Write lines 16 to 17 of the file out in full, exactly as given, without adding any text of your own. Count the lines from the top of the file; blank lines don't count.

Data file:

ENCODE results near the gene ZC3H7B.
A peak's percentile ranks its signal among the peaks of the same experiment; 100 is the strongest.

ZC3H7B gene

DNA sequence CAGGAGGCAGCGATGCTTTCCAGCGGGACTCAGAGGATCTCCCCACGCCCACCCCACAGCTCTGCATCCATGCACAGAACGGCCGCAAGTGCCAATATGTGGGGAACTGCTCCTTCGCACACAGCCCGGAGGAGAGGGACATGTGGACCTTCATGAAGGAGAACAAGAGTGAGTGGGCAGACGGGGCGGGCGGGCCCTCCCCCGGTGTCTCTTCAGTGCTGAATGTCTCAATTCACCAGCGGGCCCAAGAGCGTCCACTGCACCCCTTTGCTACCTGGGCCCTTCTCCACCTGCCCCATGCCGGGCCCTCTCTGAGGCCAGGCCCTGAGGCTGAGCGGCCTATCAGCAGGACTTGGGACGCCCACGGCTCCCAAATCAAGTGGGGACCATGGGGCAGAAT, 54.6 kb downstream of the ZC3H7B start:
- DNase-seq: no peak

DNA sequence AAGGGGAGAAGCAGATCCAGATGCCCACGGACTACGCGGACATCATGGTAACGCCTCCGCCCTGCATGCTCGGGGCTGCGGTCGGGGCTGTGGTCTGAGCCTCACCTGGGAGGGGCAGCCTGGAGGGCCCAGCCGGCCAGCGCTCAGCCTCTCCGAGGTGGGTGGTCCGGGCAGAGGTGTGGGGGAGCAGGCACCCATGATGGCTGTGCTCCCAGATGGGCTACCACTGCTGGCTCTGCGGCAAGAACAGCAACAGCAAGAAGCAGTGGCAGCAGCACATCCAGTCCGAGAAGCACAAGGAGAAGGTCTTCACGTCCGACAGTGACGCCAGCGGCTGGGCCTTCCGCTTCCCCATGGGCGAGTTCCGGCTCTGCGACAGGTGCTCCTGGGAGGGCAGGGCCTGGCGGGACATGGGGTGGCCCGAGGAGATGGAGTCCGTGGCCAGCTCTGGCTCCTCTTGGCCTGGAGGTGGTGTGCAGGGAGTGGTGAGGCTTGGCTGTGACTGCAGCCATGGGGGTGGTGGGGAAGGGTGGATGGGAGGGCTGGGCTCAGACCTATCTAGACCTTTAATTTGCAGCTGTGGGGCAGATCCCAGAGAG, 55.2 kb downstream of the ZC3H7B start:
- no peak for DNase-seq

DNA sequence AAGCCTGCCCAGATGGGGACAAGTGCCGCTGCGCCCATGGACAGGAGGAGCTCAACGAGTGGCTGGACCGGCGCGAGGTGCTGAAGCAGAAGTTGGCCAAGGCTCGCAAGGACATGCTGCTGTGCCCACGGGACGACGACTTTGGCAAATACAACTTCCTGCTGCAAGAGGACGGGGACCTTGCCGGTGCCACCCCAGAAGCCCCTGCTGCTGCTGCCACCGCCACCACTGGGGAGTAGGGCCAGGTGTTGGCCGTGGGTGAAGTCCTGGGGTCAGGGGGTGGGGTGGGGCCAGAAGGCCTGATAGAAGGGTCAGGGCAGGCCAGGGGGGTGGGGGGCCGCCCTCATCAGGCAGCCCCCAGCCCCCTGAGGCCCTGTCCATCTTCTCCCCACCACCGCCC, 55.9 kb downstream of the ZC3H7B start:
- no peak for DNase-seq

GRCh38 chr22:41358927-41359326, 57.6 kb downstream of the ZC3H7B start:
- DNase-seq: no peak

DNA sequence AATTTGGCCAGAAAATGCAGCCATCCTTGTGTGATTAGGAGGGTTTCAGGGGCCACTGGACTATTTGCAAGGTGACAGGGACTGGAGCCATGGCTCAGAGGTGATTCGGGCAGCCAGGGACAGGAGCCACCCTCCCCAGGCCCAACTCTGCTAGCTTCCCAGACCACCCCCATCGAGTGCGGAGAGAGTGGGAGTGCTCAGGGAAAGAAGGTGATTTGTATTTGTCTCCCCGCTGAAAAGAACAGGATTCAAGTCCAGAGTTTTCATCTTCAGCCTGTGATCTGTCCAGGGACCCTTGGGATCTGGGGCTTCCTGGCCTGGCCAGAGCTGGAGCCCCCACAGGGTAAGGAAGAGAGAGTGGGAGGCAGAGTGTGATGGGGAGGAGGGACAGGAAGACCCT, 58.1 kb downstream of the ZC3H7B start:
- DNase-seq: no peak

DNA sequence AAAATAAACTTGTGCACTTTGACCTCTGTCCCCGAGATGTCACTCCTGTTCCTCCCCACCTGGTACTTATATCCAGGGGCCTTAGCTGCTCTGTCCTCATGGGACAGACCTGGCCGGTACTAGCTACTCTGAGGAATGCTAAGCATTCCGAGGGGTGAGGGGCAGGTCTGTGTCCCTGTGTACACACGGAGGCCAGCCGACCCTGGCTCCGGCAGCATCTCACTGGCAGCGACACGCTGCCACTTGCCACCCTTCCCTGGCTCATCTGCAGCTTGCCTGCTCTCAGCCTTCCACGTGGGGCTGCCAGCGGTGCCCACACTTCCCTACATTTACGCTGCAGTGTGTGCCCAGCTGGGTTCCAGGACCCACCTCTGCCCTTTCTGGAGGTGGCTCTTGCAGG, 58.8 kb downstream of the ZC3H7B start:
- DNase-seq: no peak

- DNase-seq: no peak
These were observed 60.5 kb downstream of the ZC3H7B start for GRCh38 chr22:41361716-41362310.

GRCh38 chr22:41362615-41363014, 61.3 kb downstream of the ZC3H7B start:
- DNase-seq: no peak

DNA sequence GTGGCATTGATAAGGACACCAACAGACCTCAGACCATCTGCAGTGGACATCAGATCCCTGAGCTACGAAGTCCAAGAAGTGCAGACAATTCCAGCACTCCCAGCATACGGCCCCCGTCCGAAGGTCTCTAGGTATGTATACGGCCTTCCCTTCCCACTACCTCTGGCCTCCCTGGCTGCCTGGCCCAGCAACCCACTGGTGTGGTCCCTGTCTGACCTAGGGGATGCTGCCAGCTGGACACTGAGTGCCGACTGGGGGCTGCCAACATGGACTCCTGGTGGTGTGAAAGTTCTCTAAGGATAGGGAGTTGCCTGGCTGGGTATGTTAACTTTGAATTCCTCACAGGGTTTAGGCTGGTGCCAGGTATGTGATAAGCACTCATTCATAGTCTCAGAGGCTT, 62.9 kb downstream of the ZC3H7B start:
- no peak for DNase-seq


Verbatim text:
- DNase-seq: no peak
These were observed 60.5 kb downstream of the ZC3H7B start for GRCh38 chr22:41361716-41362310.